Hugh Neff

Iditarod 40: A race of checkpoints

Hugh Neff

Ask just about any musher in the Iditarod how they track the race and they will say from checkpoint to checkpoint.

A couple weeks ago I met a 2010 Iditarod rookie and she pulled out a laminated card with a chart listing miles to and from each checkpoint. She said this is how she knew what she was up against. When things got rough she would know its only “X” number of miles to the next checkpoint where she could rest her dogs (and possibly herself), grab a meal, re-evaluate and move on down the trail.

Then you talk to veterans like 2012 Yukon Quest champion Hugh Neff, who is competing in his ninth Iditarod this year, and he will tell you that he knows the trail well enough now that he doesn’t worry about what checkpoint is coming up but who might be staying in one for their mandatory rests.

The following is a chart of distances between checkpoints on the Northern Route which is ran this year and on even years.

CHECKPOINTS

Anchorage to Campbell Airstrip    11 miles

Willow to Yentna Station    42 miles

Yentna to Skwentna    30 miles

Skwentna to Finger Lake    40 miles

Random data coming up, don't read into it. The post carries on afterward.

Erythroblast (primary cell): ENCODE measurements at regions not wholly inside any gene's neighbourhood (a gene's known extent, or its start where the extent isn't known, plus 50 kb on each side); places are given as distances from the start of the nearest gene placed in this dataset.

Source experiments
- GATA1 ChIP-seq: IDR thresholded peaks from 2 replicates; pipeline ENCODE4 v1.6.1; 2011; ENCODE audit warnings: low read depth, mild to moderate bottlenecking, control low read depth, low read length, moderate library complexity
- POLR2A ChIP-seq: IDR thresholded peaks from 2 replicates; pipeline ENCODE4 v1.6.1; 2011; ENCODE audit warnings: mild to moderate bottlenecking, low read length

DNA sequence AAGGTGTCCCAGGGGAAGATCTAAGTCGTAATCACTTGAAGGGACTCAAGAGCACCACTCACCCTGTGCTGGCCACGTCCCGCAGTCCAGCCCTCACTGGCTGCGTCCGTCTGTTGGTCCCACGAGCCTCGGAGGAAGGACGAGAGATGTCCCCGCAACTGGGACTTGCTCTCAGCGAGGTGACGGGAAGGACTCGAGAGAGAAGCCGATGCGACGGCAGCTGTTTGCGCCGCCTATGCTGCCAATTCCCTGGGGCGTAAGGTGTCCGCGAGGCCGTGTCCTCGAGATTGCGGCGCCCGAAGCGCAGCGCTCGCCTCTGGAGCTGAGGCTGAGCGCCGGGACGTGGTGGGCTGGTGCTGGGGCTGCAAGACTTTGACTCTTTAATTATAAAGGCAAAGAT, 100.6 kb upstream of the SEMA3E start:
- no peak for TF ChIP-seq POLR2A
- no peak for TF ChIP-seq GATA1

Finger Lake to Rainy Pass    30 miles

Rainy Pass to Rohn    35 miles

Rohn to Nikolai    75 miles

Nikolai to McGrath    48 miles

McGrath to Takotna    18 miles

Takotna to Ophir    23 miles

Ophir to Cripple    73 miles

Cripple to Ruby    70 miles

Ruby to Galena    50 miles

Galena to Nulato    37 miles

Nulato to Kaltag    47 miles

Kaltag to Unalakleet    85 miles

Unalakleet to Shaktoolik    40 miles

Shaktoolik to Koyuk    50 miles

Koyuk to Elim    48 miles

Elim to Golovin    28 miles

Golovin to White Mountain    18 miles

White Mountain to Safety    55 miles

Safety to Nome    22 miles

Note: As of 2012 the Northern Route distance is approximately 975 miles. In prior years the distance was always over 1,000 miles. Three things factor into this adjustment:

  • The change in the Ceremonial Start (running from downtown Anchorage to Campbell Airstrip instead of Eagle River);
  • The change of the Restart location from Wasilla to Willow (loss of the Wasilla-Knik-Susitna River and some Yentna River mileage), and;
  • The actual year to year trail conditions can affect trail routing and the actual mileage will vary somewhat from year to year.

    “1,049 miles®” has been a symbolic figure from the inception of the race to signify the 1,000 miles or more of race trail and the number 49 depicts Alaska as the 49th state.

I will be covering the Iditarod everyday on my website and on the radio. Please listen in. Please like us on Facebook and follow us on Twitter and check in with me on Foursquare.

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